Juvenile delinquents need help, not jail time

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“WHERE are the youth who will generously pour out their blood to wash away so much shame, so much crime, so much abomination?” These are the words of Padre Florentino, the patriotic priest in Jose Rizal’s El Filibusterismo.

Sadly, today’s youth are now regarded as one of the causes of national shame, crime and abomination by a bunch of legislators who would rather put children as young as nine years old behind bars than protect and rehabilitate them.

Congress is debating to amend the Juvenile Justice and Welfare Act of 2006 to lower the age of criminal liability to nine years old from 15 years old.

House Speaker Pantaleon Alvarez and Capiz Rep. Fredenil Castro filed last year House Bill 2 or the Minimum Age of Criminal Responsibility Act, a bill that calls for the arrest of minors forced by drug syndicates to engage in criminal behavior.

Castro in his explanatory note said the measure was in line with the administration’s war on drugs, as it would supposedly prevent children from being conscripted by drug lords to commit crimes. Under the existing law, they cannot be prosecuted because they are minors.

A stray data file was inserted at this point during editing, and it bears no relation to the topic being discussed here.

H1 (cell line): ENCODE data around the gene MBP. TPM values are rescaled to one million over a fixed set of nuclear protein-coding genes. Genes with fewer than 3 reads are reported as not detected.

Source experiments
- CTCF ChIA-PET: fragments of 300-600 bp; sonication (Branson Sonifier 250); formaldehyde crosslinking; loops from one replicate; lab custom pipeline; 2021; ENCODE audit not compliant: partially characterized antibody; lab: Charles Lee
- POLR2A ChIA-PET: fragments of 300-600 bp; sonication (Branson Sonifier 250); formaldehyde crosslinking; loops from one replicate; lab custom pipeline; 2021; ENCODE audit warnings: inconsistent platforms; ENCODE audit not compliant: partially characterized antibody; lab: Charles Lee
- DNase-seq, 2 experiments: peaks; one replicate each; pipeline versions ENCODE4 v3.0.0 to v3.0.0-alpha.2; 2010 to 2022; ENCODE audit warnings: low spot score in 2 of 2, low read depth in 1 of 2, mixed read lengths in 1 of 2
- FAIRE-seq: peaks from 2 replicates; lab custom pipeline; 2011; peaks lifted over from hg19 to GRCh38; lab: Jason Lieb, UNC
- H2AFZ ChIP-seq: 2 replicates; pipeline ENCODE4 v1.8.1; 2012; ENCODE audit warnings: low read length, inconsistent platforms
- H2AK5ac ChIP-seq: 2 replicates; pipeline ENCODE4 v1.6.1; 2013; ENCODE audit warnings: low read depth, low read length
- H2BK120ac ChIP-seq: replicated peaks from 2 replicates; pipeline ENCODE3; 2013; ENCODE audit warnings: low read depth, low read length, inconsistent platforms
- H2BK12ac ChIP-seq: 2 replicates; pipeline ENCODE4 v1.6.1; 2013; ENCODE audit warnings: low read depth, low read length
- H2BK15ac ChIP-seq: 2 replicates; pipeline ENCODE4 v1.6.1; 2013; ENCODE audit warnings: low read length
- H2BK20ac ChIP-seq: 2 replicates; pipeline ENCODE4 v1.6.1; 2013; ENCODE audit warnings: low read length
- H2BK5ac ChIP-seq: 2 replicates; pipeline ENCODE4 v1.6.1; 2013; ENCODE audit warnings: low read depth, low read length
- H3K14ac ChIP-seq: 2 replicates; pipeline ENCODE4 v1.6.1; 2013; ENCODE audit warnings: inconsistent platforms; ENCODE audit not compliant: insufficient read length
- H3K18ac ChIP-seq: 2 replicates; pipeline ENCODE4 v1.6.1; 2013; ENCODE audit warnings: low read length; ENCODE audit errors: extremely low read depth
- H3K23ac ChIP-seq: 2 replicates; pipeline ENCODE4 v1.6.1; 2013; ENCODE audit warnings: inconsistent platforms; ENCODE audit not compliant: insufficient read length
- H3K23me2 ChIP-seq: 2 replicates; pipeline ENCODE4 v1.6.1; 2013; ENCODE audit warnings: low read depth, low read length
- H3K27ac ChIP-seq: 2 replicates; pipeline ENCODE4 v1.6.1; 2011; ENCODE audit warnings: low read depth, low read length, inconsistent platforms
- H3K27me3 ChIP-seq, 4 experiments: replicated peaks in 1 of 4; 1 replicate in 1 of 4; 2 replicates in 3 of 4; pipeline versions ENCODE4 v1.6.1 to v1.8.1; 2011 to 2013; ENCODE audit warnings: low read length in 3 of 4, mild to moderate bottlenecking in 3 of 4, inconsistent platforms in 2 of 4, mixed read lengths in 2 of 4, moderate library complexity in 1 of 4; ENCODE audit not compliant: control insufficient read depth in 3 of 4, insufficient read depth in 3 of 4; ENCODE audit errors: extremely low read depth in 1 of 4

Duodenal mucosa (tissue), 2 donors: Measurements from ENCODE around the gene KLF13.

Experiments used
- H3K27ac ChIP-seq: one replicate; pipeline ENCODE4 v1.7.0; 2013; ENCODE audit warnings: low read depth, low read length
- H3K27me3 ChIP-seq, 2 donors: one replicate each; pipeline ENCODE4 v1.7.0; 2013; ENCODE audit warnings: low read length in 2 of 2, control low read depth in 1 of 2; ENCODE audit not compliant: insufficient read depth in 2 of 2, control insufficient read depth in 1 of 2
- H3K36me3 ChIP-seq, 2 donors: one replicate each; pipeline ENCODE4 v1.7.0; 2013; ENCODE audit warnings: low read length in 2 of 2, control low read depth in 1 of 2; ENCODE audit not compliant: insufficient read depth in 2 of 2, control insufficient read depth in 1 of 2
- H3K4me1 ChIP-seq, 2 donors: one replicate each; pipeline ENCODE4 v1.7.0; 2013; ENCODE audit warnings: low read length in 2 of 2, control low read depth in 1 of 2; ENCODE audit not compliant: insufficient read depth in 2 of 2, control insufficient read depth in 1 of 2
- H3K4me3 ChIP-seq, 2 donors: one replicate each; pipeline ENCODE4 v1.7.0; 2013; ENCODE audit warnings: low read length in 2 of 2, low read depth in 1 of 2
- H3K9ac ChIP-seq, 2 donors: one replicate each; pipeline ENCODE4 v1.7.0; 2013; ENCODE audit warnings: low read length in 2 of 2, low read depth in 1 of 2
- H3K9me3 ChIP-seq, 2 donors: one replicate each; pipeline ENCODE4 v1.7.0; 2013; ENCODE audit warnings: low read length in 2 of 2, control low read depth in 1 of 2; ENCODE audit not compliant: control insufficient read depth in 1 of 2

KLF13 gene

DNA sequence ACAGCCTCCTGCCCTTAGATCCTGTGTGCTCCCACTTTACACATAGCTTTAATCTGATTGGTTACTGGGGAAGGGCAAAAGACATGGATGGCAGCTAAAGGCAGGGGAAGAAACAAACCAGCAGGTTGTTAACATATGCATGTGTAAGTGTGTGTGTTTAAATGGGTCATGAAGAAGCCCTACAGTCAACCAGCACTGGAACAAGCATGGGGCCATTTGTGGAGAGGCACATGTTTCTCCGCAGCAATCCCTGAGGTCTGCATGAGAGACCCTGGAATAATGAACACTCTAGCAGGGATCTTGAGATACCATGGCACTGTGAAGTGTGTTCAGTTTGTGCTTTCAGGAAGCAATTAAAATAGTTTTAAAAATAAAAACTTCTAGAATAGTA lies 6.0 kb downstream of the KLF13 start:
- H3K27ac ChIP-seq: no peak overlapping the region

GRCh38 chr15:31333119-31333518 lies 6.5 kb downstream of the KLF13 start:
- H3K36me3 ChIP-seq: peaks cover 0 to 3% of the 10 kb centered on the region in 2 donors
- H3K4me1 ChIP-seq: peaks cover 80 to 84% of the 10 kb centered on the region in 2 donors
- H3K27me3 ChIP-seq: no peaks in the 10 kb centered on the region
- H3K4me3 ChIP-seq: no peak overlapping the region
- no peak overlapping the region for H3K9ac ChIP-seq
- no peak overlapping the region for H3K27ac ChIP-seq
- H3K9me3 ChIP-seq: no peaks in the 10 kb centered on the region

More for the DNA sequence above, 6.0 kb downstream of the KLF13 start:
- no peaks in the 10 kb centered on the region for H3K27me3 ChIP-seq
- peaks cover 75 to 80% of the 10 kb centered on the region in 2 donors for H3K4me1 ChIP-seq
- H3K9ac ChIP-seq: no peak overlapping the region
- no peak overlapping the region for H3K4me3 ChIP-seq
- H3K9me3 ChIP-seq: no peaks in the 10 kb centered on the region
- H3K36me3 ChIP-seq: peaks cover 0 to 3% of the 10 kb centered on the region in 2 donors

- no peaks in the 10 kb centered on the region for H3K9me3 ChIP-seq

Isn’t their claim ignorant and misplaced? Pushing for this amendment only shows the incompetence of law enforcers in implementing the law.

Our lawmakers should not put the blame on children forced into delinquency by criminal masterminds. They should focus on catching the drug lords or the adults who coerced these innocent children into a life of crime. Ironically, the syndicates often escape criminal charges, while the children are the ones tagged as offenders.

Although I have witnessed some violent acts by children on the streets, putting them in prison is not the solution to the problem.

Lawmakers should instead address the ineffectiveness of institutions, such as the Department of Justice and the Department of Social Welfare and Development, in guiding young delinquents to the right path.

Unfortunately, the problem is being addressed only through written statements and vague proposals. Prior to proposing this bill, did these lawmakers even stand for the rights of children who face injustices and violence, or those suffering in filthy bars or detention places?

To solve juvenile delinquency, proper implementation of the Juvenile Delinquency Act is needed, not the proposal to lower the minimum age of criminal liability that is purely anti-poor and anti-children.

How can the youth wash away the blood brought by the shame, crime and abomination of this nation if the government locks them up permanently blood-stained, while the criminal masterminds are out there, protected and untouched?

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